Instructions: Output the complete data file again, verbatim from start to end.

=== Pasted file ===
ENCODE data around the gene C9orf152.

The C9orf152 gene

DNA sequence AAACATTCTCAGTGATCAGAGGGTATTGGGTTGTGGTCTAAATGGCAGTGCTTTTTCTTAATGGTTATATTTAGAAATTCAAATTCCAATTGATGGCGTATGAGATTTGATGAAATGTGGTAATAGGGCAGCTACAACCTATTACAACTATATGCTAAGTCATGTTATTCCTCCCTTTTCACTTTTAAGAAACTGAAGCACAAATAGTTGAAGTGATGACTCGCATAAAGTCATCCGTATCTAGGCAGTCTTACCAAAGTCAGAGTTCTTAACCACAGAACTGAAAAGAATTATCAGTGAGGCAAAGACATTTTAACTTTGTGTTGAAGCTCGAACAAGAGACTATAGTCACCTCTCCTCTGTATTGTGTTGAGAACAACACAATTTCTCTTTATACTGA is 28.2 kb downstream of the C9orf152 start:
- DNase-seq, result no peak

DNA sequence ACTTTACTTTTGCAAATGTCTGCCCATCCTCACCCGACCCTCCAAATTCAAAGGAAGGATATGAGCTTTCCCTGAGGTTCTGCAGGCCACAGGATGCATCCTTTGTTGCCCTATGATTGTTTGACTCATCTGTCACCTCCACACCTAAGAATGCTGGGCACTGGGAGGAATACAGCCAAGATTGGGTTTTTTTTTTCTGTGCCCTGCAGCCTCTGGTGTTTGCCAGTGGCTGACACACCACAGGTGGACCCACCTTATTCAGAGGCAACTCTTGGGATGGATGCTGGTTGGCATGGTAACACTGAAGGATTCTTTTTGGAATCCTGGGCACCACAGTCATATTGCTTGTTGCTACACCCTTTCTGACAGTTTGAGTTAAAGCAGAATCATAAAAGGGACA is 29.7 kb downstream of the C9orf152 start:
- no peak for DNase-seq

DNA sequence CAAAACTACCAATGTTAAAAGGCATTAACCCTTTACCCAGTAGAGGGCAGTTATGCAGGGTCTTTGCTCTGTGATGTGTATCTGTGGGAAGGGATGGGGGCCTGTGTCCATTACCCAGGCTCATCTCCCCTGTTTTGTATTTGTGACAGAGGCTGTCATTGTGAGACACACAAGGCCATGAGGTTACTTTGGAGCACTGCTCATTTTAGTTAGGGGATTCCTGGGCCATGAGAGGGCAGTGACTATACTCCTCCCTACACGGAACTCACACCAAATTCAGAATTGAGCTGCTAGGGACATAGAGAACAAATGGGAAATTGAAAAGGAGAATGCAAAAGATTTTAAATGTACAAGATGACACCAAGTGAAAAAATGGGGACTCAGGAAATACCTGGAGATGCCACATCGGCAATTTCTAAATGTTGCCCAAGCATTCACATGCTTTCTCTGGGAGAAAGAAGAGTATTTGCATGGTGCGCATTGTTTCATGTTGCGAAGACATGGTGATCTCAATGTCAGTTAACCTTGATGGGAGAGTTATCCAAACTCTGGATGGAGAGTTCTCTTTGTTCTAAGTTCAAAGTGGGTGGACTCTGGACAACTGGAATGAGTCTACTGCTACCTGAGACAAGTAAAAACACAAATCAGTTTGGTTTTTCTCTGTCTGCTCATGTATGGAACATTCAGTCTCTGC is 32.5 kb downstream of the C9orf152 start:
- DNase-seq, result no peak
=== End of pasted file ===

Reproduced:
ENCODE data around the gene C9orf152.

The C9orf152 gene

DNA sequence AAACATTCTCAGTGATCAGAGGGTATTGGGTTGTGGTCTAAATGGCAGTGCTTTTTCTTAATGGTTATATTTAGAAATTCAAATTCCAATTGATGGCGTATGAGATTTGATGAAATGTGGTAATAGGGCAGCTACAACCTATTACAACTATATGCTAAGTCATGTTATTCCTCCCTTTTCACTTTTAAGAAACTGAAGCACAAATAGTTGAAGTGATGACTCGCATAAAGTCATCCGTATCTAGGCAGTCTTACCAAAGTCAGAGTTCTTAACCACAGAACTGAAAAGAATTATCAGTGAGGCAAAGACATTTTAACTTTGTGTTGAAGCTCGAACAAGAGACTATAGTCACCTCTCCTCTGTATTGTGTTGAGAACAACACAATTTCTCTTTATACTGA is 28.2 kb downstream of the C9orf152 start:
- DNase-seq, result no peak

DNA sequence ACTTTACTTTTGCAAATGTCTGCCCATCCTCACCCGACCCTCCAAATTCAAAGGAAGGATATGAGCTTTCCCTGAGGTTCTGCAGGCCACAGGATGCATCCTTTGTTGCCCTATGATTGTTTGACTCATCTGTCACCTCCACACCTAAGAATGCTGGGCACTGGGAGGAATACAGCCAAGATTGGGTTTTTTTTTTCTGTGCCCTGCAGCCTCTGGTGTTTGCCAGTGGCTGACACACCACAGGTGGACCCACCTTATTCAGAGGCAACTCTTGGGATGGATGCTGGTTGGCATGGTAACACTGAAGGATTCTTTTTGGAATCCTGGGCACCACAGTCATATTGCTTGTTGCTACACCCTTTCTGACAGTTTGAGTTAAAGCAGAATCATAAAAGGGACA is 29.7 kb downstream of the C9orf152 start:
- no peak for DNase-seq

DNA sequence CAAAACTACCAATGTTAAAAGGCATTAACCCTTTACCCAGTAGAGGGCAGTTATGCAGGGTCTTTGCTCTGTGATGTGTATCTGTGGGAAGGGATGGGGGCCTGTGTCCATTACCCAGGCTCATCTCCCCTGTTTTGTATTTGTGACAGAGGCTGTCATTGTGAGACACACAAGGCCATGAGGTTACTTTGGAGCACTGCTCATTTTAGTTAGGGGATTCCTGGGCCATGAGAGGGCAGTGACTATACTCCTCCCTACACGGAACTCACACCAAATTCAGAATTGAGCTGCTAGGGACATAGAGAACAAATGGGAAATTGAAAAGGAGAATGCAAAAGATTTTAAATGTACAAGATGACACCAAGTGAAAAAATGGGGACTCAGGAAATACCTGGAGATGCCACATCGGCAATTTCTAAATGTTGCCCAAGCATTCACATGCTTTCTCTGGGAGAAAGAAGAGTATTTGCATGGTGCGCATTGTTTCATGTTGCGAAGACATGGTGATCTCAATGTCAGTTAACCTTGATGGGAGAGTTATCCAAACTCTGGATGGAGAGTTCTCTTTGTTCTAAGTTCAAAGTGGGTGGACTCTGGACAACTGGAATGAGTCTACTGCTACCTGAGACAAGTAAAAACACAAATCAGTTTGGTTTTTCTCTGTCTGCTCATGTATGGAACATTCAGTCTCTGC is 32.5 kb downstream of the C9orf152 start:
- DNase-seq, result no peak